Those seeking a break from today’s busy world and its rapid-fire imagery will enjoy the languid, floating forms of Ranu Mukherjee’s Phantasmagoric, a three-channel hybrid film specifically commissioned for LACMA’s Stark Bar. While on the one hand the film offers a meditative respite from daily life, Phantasmagoric is layered with rich, symbolic imagery that offers a subtle commentary on contemporary capitalist culture.
When viewed carefully, Phantasmagoric compels us to reflect on the physical evolution of our environment, from raw materials to commodities that carry specific cultural meaning. The film does this through its exploration of gold—a substance long coveted for its luster and malleability, associated with magic, wealth, and power in society from ancient times, and still an important status symbol.
As the title implies, Phantasmagoric is a dreamlike sequence of constantly shifting forms and colors: the film begins in blackness, then shapes appear in rich, saturated hues that collide and fly across the screen, like geomorphic particles of a mining blast, or the kind of cosmic event that leads to the formation of gold as an element. Man-made objects crafted from gold—jewelry, watches, coins, and ancient artifacts—emerge slowly from this interstellar space and overtake the composition until another blast occurs, dissolving all objects to specks of gold dust. Out of the dust, the spectral form of a coyote appears and wanders through a barren landscape. The coyote is not only a poignant reminder of the environment at risk, but a creature associated with trickster figures as a spirit animal in Pre-Columbian and Native American cultures.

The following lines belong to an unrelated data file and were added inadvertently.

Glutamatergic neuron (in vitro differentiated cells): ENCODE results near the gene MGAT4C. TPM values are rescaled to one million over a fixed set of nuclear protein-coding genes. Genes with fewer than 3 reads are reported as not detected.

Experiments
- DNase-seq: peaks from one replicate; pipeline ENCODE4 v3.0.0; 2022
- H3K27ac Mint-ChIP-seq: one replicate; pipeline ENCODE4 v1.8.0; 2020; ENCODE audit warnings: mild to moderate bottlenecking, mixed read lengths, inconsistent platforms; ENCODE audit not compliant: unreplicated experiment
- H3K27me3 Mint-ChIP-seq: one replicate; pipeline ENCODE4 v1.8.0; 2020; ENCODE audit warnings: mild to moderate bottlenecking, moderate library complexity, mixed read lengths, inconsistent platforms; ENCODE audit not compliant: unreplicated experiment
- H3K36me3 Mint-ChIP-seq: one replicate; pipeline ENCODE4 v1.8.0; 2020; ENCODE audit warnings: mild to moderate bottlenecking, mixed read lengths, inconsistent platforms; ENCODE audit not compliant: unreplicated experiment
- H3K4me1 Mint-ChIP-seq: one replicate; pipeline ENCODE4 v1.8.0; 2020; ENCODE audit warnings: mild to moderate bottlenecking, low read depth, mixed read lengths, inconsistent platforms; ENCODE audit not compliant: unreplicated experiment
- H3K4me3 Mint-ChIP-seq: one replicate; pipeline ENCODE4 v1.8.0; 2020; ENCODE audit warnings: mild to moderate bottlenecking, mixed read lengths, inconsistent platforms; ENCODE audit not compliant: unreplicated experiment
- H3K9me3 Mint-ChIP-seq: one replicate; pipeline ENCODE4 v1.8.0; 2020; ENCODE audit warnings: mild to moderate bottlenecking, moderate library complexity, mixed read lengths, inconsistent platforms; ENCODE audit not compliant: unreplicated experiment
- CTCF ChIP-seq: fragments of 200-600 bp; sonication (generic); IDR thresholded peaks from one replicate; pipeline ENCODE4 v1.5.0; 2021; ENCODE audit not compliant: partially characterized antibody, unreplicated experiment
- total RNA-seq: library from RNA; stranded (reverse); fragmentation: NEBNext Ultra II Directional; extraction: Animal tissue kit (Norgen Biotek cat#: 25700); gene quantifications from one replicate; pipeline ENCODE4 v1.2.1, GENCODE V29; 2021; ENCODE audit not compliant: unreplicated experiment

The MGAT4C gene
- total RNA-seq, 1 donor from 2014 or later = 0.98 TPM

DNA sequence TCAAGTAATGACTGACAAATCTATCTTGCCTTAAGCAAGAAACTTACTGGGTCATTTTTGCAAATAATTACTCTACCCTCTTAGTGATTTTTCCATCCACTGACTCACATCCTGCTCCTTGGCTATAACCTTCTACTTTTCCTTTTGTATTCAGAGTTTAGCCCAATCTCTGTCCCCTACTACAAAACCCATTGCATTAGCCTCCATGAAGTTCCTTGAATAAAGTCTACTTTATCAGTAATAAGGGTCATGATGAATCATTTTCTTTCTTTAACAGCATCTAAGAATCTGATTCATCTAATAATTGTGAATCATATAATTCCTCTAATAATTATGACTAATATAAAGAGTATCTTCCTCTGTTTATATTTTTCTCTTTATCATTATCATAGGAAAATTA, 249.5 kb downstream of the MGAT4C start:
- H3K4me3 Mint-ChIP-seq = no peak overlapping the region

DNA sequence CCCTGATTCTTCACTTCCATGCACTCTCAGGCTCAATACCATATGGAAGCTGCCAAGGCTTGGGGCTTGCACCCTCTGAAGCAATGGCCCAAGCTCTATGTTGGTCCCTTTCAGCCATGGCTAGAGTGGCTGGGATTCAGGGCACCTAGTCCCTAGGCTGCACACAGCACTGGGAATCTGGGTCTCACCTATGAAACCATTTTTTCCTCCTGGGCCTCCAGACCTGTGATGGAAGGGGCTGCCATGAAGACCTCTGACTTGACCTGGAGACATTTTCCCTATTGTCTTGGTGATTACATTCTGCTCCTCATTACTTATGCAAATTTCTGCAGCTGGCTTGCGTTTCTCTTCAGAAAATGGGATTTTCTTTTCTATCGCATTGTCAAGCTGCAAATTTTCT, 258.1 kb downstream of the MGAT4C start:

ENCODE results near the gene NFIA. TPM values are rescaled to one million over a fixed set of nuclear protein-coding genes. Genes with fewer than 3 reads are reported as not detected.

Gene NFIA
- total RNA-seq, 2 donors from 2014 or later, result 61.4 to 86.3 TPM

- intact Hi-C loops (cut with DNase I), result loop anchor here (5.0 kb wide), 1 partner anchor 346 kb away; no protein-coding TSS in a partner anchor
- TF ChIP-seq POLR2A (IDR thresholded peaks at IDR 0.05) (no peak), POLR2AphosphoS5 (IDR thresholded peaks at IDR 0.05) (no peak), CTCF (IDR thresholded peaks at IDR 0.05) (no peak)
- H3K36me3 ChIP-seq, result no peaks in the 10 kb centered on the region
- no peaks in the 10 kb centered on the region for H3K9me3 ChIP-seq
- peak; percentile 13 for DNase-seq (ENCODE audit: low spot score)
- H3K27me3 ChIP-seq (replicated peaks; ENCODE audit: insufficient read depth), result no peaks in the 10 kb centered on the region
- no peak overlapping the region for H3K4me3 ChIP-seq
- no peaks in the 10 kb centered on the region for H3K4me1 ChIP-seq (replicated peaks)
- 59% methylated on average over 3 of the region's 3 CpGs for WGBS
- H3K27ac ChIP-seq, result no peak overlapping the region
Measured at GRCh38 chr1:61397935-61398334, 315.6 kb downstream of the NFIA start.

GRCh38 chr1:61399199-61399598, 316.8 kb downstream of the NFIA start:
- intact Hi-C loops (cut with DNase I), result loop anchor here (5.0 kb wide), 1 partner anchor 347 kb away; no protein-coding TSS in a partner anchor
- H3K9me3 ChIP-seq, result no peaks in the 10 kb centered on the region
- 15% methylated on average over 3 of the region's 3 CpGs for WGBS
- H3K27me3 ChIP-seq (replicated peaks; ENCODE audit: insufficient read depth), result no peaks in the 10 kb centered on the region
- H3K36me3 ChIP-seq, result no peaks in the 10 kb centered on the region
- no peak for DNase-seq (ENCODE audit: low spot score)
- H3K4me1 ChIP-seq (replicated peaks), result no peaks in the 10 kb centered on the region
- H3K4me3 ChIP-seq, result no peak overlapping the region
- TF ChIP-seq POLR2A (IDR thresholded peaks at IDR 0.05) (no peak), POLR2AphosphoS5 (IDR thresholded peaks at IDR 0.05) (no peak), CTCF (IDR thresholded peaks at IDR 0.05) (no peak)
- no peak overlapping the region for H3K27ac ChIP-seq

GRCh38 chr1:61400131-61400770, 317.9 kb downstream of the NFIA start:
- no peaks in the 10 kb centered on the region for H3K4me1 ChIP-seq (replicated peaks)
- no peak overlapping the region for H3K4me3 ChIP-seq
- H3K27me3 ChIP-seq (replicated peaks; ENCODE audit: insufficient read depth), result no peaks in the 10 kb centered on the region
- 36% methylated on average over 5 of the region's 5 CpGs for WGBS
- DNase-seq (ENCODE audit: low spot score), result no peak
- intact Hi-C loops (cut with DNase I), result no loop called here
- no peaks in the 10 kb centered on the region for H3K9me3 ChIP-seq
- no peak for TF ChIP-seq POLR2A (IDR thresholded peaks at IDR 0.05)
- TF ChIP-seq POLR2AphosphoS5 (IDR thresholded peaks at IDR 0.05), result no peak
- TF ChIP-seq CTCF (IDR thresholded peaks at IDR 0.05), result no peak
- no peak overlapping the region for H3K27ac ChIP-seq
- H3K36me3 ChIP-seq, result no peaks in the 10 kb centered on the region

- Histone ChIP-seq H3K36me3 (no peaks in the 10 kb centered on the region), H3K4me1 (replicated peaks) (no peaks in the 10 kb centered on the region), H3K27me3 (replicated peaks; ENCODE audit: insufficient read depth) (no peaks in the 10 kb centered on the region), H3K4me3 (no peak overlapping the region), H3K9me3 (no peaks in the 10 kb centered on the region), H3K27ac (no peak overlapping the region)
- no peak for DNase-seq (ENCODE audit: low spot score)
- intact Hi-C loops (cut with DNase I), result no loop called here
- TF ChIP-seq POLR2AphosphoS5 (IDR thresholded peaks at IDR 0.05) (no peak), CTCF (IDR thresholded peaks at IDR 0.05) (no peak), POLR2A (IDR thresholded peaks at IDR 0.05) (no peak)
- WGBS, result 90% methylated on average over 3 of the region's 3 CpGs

Mukherjee has long been interested in the shifting meaning of symbols and the cultural residue of objects. An artist based in San Francisco, she draws heavily upon the history of the California Gold Rush of the mid-19th century for inspiration in her recent work. This period, which brought fortune seekers and pioneers by the droves to the West, transformed California’s natural landscape through the mining industry that grew around what came to be known as “The Golden State.”
In ancient Chinese alchemy, gold was highly valued as a precious metal that was ingested together with cinnabar—this pink fluid occasionally oozes into the frames of Phantasmagoric—as an elixir of immortality. The Chinese played a crucial role in the Gold Rush, as thousands seeking refuge from a lengthy civil war at home came to California to take jobs in the mining industry and in construction on the Central Pacific Railroad. A more expansive installation by Mukherjee currently on view at the Asian Art Museum, San Francisco delves into the themes and imagery that pervade Phantasmagoric even further, and more directly addresses the Chinese Exclusion Act of 1882 that prohibited immigration of Chinese laborers until its repeal in 1943.
Much of this cultural history has been buried beneath the surface of our daily lives. In this sense, Mukherjee’s work emulates the process of mining, uncovering remnants of the past that have retained their cultural residue, and reconstituting them in a poetic elegy to what has been lost by time.
Ranu Mukherjee’s Phantasmagoric is on view at LACMA’s Stark Bar through July.
Visit her concurrent solo exhibition at San Francisco's Asian Art Museum, Extracted: A Trilogy by Ranu Mukherjee, through August 14.